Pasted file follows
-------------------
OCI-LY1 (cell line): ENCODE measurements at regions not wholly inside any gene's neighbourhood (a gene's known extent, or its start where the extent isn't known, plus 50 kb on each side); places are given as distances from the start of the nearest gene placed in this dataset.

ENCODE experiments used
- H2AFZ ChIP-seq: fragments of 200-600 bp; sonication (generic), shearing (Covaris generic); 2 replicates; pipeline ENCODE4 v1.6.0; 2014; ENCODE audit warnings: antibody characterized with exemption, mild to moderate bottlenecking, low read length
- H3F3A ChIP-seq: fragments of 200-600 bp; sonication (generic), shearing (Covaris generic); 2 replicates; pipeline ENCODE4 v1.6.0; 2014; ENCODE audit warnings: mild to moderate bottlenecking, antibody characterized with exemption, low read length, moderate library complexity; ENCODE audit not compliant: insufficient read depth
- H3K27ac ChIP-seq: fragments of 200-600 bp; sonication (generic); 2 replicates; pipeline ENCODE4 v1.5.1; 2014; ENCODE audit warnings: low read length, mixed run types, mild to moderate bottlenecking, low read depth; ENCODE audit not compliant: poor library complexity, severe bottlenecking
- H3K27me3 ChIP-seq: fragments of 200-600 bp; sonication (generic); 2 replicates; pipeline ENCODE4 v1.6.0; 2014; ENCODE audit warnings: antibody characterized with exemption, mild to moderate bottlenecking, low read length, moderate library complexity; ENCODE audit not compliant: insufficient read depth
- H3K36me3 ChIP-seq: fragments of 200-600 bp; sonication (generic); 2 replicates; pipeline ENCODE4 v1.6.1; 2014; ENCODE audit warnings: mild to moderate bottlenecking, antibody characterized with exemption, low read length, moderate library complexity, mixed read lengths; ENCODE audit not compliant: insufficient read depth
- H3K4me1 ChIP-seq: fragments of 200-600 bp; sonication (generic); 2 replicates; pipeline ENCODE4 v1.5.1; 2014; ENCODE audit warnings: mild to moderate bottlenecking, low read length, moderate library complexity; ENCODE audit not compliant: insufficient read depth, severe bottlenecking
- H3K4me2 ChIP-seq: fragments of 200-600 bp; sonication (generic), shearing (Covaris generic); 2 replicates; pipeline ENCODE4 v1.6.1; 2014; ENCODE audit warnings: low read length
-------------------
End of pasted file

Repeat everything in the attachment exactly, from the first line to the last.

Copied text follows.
OCI-LY1 (cell line): ENCODE measurements at regions not wholly inside any gene's neighbourhood (a gene's known extent, or its start where the extent isn't known, plus 50 kb on each side); places are given as distances from the start of the nearest gene placed in this dataset.

ENCODE experiments used
- H2AFZ ChIP-seq: fragments of 200-600 bp; sonication (generic), shearing (Covaris generic); 2 replicates; pipeline ENCODE4 v1.6.0; 2014; ENCODE audit warnings: antibody characterized with exemption, mild to moderate bottlenecking, low read length
- H3F3A ChIP-seq: fragments of 200-600 bp; sonication (generic), shearing (Covaris generic); 2 replicates; pipeline ENCODE4 v1.6.0; 2014; ENCODE audit warnings: mild to moderate bottlenecking, antibody characterized with exemption, low read length, moderate library complexity; ENCODE audit not compliant: insufficient read depth
- H3K27ac ChIP-seq: fragments of 200-600 bp; sonication (generic); 2 replicates; pipeline ENCODE4 v1.5.1; 2014; ENCODE audit warnings: low read length, mixed run types, mild to moderate bottlenecking, low read depth; ENCODE audit not compliant: poor library complexity, severe bottlenecking
- H3K27me3 ChIP-seq: fragments of 200-600 bp; sonication (generic); 2 replicates; pipeline ENCODE4 v1.6.0; 2014; ENCODE audit warnings: antibody characterized with exemption, mild to moderate bottlenecking, low read length, moderate library complexity; ENCODE audit not compliant: insufficient read depth
- H3K36me3 ChIP-seq: fragments of 200-600 bp; sonication (generic); 2 replicates; pipeline ENCODE4 v1.6.1; 2014; ENCODE audit warnings: mild to moderate bottlenecking, antibody characterized with exemption, low read length, moderate library complexity, mixed read lengths; ENCODE audit not compliant: insufficient read depth
- H3K4me1 ChIP-seq: fragments of 200-600 bp; sonication (generic); 2 replicates; pipeline ENCODE4 v1.5.1; 2014; ENCODE audit warnings: mild to moderate bottlenecking, low read length, moderate library complexity; ENCODE audit not compliant: insufficient read depth, severe bottlenecking
- H3K4me2 ChIP-seq: fragments of 200-600 bp; sonication (generic), shearing (Covaris generic); 2 replicates; pipeline ENCODE4 v1.6.1; 2014; ENCODE audit warnings: low read length